The Way to a Man’s Heart is Through His Kugel

I doubt my husband is unique in this, but food is a big deal to him. And few things seem to make him happier than serving him his favorite meals. So, to please him, I try to make his favorites as often as possible. But one particular favorite has been my nemesis from day one of our marriage.

When I first met him, he introduced me to his favorite food: kugel. This gentile had no idea what it was, and he was all to happy to introduce me to it.

Kugel is a kind of noodle casserole, but unlike our typical American potluck types. Some call it a pudding (in the British sense). It’s a dairy meal for Jews, with lots of eggs, cream, and butter. There are a few different versions out there, but Dan’s family serves an Ashkenazi variety. It includes raisins, cinnamon, and apples. This is all combined and baked into a casserole dish and served as either a savory dish or dessert (oddly enough, it works for both).

When we got married, Dan’s mom gave me the recipe, which I’ve faithfully tried to reproduce for years, only to end up with an oily noodle glop that doesn’t stick together. It’s been a serious embarrassment, given that this is his favorite Jewish dish, and I, the gentile, can’t seem to figure it out. But it hasn’t stopped me trying, for nearly 10 years of marriage.

Dan has been very patient and supportive as I put various incarnations of kugel before him. He never knows what it will turn out like, but he’s always enthusiastic to try it. Most don’t stick together. Some congeal in odd ways. Some drip with oil.

Not only have I been serving him bad kugel, I also have issues with the healthiness of this meal (which is only an issue because we eat it so often). Egg noodles, eggs, sugar, sour cream, and butter make up its main components. Not exactly a recipe for health.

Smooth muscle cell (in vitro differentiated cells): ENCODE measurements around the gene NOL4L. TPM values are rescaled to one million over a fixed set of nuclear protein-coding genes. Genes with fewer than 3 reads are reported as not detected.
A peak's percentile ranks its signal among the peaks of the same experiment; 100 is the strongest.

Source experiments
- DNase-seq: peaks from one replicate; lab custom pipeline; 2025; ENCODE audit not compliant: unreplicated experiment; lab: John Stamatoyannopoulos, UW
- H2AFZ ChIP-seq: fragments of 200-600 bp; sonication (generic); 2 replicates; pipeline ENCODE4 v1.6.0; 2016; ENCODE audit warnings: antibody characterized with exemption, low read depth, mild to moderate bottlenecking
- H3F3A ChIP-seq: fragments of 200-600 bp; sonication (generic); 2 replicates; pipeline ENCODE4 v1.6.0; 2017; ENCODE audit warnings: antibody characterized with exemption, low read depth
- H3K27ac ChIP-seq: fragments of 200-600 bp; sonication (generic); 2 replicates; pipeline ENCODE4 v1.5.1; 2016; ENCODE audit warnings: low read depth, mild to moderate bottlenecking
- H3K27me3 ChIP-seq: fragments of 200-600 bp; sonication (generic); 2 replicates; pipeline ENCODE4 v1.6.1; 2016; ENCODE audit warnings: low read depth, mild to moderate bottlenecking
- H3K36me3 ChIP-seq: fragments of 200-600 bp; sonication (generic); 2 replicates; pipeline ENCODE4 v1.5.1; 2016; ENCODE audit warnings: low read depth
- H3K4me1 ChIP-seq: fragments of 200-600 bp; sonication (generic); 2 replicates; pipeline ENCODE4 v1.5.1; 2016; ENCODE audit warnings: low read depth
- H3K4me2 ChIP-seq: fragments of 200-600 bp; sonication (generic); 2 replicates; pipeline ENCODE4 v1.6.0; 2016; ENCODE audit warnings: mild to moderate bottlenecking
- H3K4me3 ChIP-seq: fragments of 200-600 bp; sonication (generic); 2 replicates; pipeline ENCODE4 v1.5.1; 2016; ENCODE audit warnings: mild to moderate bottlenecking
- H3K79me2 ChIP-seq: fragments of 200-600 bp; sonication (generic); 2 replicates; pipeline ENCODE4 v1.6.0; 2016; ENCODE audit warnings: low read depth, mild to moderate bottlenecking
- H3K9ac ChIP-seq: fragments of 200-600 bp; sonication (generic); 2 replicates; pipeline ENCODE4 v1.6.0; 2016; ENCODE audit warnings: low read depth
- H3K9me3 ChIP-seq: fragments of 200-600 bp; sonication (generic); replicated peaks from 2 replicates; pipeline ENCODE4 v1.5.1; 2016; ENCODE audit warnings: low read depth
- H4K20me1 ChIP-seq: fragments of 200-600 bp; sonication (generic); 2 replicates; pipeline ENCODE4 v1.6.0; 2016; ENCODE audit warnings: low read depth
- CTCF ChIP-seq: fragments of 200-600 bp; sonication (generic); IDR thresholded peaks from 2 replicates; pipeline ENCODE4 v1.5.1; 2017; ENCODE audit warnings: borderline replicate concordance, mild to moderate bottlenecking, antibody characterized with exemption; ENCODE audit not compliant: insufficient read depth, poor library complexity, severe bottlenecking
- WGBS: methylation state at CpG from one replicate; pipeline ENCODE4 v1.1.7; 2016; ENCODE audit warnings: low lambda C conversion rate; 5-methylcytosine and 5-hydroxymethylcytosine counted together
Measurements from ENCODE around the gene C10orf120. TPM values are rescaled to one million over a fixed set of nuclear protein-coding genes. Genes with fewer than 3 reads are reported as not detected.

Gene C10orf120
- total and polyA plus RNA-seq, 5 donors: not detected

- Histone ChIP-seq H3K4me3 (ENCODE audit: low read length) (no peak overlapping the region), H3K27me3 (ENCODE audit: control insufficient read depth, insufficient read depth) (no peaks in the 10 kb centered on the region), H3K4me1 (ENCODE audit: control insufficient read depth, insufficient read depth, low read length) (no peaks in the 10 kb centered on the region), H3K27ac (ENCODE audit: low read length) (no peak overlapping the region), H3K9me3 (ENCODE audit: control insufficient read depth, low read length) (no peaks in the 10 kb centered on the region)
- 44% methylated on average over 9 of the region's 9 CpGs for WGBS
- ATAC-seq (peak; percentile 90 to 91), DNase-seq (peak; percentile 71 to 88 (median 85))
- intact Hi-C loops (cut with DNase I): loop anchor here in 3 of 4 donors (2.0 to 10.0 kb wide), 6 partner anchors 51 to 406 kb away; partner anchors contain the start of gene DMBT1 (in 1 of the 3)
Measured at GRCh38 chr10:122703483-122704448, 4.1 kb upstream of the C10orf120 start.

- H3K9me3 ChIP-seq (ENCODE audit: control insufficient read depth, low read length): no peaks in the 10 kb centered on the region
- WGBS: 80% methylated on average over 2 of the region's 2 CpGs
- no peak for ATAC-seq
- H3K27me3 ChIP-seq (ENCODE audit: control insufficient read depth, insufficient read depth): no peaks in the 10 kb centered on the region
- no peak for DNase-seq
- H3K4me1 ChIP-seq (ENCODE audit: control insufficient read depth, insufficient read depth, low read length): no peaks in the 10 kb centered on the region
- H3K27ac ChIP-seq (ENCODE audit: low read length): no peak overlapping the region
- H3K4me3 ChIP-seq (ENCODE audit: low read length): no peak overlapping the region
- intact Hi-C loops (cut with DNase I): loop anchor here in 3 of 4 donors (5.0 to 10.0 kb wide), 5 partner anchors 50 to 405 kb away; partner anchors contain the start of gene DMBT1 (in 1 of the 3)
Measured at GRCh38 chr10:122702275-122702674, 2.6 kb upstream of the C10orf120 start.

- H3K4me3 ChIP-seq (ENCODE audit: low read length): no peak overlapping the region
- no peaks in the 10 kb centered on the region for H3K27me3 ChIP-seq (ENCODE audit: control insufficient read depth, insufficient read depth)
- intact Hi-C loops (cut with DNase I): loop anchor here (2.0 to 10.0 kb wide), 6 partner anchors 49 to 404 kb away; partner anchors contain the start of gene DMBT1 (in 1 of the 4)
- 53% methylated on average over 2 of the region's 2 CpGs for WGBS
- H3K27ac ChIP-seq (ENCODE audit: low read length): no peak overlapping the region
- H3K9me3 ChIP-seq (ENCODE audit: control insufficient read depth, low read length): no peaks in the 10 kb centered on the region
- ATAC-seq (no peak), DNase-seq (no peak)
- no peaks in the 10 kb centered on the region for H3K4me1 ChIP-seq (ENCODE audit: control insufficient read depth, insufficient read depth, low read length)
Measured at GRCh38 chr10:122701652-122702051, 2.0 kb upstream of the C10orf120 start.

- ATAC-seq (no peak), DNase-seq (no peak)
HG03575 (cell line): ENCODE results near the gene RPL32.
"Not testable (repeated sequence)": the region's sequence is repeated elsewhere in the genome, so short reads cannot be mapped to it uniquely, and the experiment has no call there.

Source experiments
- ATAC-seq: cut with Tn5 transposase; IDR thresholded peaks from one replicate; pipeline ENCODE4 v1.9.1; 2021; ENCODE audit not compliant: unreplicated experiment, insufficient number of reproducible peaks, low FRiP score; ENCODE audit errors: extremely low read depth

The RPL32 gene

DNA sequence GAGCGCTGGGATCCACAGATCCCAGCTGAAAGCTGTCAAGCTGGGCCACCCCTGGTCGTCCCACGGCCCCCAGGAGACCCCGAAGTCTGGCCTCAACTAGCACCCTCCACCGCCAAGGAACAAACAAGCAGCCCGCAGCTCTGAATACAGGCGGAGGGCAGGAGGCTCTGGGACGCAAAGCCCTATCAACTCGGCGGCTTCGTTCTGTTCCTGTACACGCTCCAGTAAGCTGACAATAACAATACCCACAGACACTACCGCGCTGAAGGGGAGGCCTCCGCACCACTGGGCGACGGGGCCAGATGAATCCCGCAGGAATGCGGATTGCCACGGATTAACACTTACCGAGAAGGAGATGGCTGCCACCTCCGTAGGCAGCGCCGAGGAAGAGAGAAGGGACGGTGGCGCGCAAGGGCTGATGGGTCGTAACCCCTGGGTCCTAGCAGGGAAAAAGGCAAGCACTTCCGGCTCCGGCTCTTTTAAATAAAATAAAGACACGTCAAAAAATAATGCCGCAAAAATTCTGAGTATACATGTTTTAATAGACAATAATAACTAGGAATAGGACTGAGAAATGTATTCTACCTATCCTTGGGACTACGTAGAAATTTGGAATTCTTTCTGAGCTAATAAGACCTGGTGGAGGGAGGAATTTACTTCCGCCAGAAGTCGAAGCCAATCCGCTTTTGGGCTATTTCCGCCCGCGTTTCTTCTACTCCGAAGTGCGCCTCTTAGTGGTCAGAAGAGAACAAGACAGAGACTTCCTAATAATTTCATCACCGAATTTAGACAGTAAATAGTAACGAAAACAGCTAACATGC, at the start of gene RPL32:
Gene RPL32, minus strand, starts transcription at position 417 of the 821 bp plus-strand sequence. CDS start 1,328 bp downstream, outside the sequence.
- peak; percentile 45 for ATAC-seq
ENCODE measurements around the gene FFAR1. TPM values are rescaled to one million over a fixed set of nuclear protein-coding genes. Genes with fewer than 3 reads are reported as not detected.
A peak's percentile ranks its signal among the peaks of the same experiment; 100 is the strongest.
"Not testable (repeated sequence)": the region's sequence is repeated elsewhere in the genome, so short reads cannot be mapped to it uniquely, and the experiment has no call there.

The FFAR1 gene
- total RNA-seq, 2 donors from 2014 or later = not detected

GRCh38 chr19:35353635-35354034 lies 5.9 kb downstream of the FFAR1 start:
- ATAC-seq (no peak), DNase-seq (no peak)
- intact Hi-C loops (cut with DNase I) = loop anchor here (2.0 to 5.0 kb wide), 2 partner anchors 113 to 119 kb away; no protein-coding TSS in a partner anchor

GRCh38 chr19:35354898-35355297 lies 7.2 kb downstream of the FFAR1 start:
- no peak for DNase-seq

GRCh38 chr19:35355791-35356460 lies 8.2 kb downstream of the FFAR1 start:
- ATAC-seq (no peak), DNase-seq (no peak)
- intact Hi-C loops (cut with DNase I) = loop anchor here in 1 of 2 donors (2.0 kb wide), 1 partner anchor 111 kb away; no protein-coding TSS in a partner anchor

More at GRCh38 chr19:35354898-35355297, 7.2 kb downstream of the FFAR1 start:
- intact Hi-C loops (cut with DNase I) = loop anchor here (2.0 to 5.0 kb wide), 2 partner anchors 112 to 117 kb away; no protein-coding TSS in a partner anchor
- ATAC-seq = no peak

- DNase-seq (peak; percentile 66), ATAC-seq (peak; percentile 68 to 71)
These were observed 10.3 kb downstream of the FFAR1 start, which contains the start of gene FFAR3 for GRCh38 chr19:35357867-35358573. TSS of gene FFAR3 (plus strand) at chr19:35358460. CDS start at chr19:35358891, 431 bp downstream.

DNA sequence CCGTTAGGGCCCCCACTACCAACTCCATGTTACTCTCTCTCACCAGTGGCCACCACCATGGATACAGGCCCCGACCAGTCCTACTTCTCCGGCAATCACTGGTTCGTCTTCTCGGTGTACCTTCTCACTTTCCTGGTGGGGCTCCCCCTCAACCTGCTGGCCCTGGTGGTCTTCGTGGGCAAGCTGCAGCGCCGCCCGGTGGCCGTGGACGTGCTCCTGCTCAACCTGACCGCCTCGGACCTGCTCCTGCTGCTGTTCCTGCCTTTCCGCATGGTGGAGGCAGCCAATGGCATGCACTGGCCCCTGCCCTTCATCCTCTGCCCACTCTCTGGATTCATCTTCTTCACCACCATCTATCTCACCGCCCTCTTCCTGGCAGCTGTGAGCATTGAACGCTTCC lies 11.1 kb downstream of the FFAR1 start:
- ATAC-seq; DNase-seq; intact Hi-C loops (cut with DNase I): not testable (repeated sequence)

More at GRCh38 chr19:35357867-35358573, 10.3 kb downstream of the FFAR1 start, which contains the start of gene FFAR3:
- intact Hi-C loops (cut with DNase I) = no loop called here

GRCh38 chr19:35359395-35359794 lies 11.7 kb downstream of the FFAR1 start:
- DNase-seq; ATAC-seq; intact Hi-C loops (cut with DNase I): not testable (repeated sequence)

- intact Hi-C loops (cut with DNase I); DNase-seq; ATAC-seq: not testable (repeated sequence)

So, over the past few years I’ve been tinkering with ways to make it healthier. With the advent of whole wheat egg noodles, I use those. And I cut back on the butter and use plain yogurt instead of cream.

And go figure, but a few short months after we have Lizzy and my cooking generally goes to pot, my kugel miraculously firms up and tastes good. And I reproduced it last weekend!

I have finally conquered the kugel. And I’m happy to share my recipe, to all three of you interested in making it. But really, it’s quite good. And you don’t have to feel too bad about eating it anymore, with this version.

Amy’s Kind of Healthy Kugel

Ingredients:

6 eggs (can use egg whites if you lack taste buds and think it’s healthier)

1/3 cup sugar + 1 tbsp (divided)

½ cup plain yogurt (I prefer a little fat, but it’s fine with nonfat…once again, a taste bud issue)

¼ cup butter melted (can substitute fake butter but I have serious issues with that stuff)

1 bag whole wheat egg noodles (usually around 12 oz)

½ tsp cinnamon

½ cup raisins

1 medium to large apple chopped fine

Directions

Heat oven to 350.

Boil noodles until cooked al dente. Mix eggs, 1/3 cup sugar, yogurt, and butter. Add to drained noodles. Fold in raisins and apples.

Pour in 8×8 casserole dish. Sprinkle with 1 tbsp sugar. Cook covered for 45 minutes. Uncover and cook for another 10-15 minutes until top is lightly browned. Let cool a bit before serving (firms up a bit more).

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Published in: on February 18, 2011 at 5:53 pm  Comments (2)  
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2 CommentsLeave a comment

  1. Oh goodie! Sounds great!
    I was introduce to kugel in my grad level cultural aspects of foods course, which had a pre-requisite list of two semesters of chemistry, and three semesters of food prep.
    It was so annoying to know I had to take all that before being allowed to attempt recipes that peasants around the world stir up without a thought.
    It may comfort you to know that any dairy based recipe’s success varies with the water content of dairy herd’s diet. If they are pasture feed, a rainy season can cause a higher water content of their milk, resulting in cheese cakes that split, and weird separations in other concoction. That’s where all that chemistry comes in; for industrial food prep, such variances are closely monitored and adjustments are made accordingly.

  2. I can tell just by the ingredients that I would LOVE a kugel! For that reason, I dare not try the recipe…it seems a little too delicious to resist. But I’m printing a copy, anyway, for my recipe notebook…so thanks for sharing. One of these days, who can tell?


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